County ponders skylight repairs
Courthouse work may be $145,000
Expensive options await the Douglas County Commission for repairing a leaky skylight and water damage caused to a beam and trusses in the 105-year-old courthouse.
“If this was my house and I lived here, I’d take out that skylight,” Commissioner Jere McElhaney said during Monday’s commission meeting.
That probably isn’t possible because the courthouse is on the National Register of Historic Places. County documents show the skylight is an original feature of the building. Laws governing historic sites appear to prevent skylight replacement in this case, County Administrator Craig Weinaug said.
The cost for the repairs, including design and engineering, could be at least $145,000.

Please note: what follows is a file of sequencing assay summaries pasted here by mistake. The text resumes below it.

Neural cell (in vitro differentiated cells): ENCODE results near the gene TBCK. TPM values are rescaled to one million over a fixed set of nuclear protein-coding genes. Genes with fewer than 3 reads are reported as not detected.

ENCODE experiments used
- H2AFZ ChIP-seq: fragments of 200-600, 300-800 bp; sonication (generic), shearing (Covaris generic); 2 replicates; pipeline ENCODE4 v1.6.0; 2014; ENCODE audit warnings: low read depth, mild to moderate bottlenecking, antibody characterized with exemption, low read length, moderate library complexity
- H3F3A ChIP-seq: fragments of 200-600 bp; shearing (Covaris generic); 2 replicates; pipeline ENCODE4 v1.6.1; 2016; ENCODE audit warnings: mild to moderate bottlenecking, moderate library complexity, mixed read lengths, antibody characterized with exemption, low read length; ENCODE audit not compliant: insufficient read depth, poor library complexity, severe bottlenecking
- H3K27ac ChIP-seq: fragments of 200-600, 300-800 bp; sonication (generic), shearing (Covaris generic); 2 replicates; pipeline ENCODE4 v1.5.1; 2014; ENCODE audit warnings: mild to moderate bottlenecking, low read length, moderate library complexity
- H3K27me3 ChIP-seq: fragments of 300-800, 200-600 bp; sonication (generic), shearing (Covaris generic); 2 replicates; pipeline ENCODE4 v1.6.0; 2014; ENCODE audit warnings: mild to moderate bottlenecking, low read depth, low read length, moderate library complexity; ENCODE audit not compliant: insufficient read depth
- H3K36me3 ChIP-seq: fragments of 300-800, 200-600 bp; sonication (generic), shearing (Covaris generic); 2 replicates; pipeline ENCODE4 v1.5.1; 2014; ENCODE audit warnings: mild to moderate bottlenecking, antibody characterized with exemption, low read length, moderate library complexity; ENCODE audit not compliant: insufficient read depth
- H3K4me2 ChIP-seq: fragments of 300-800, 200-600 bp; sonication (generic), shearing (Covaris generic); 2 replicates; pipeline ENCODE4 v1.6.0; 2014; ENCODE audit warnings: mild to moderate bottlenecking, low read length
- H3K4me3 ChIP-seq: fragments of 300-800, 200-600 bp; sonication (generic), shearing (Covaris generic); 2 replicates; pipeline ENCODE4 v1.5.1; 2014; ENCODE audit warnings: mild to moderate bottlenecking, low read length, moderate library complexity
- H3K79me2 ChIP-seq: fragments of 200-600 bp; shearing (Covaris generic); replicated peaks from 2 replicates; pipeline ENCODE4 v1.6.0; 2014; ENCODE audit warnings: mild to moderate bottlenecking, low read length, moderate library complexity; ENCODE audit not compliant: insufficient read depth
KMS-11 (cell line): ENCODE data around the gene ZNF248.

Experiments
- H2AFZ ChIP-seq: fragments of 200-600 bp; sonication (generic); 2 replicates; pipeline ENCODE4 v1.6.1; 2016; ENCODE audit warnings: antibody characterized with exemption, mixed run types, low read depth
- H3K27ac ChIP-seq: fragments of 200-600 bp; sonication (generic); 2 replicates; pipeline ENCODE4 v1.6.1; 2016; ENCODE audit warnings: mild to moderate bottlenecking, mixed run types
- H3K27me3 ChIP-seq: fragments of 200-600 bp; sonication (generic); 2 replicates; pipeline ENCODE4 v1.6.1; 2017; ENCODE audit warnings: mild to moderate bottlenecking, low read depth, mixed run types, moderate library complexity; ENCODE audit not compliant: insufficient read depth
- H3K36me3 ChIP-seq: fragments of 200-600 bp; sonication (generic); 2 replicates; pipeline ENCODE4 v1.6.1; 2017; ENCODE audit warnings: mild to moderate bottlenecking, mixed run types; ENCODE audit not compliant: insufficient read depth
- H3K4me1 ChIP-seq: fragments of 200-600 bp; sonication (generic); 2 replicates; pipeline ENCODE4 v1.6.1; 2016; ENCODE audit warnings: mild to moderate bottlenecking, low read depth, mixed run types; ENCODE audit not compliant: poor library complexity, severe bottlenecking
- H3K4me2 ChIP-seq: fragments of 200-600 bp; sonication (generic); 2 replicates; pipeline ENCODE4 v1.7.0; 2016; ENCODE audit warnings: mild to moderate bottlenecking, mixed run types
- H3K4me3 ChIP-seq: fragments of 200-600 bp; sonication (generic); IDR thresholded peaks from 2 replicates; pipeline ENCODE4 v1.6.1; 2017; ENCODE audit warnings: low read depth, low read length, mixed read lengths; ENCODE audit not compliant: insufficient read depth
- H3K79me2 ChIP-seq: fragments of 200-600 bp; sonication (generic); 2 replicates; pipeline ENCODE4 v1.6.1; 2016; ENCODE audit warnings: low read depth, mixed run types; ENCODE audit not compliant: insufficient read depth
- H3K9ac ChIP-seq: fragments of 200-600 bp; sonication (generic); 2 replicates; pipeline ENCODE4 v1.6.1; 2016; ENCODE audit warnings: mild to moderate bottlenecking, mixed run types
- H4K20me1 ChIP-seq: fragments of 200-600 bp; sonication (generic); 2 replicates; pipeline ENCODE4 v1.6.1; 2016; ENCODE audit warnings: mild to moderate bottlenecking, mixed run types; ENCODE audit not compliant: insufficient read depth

County leaders expect to meet with state historical representatives as early as today to discuss the skylight issue.
An inspection last month led to the discovery of the water damage in the attic. County leaders say there is no imminent danger of the roof collapsing but that repairs need to be made soon.
Bill Bell, county building and grounds director, said he wasn’t convinced the skylight was an original feature of the building. He said he has the original architectural drawings and will examine them.
In other business, commissioners expressed reluctance to continue funding the judge pro-tem position in district court. Peggy Kittel, who had held the position since it was formed eight years ago, was appointed by the governor to the district judge seat previously held by Kansas Attorney General Stephen Six.
District judge positions are funded by the state, but the Legislature has not appropriated funds for another Douglas County judicial position.
Administrative Judge Robert Fairchild said the pro-tem position is needed, noting that there were 6,000 hearings assigned to it last year.
Commissioners directed Fairchild to prepare a letter justifying the position.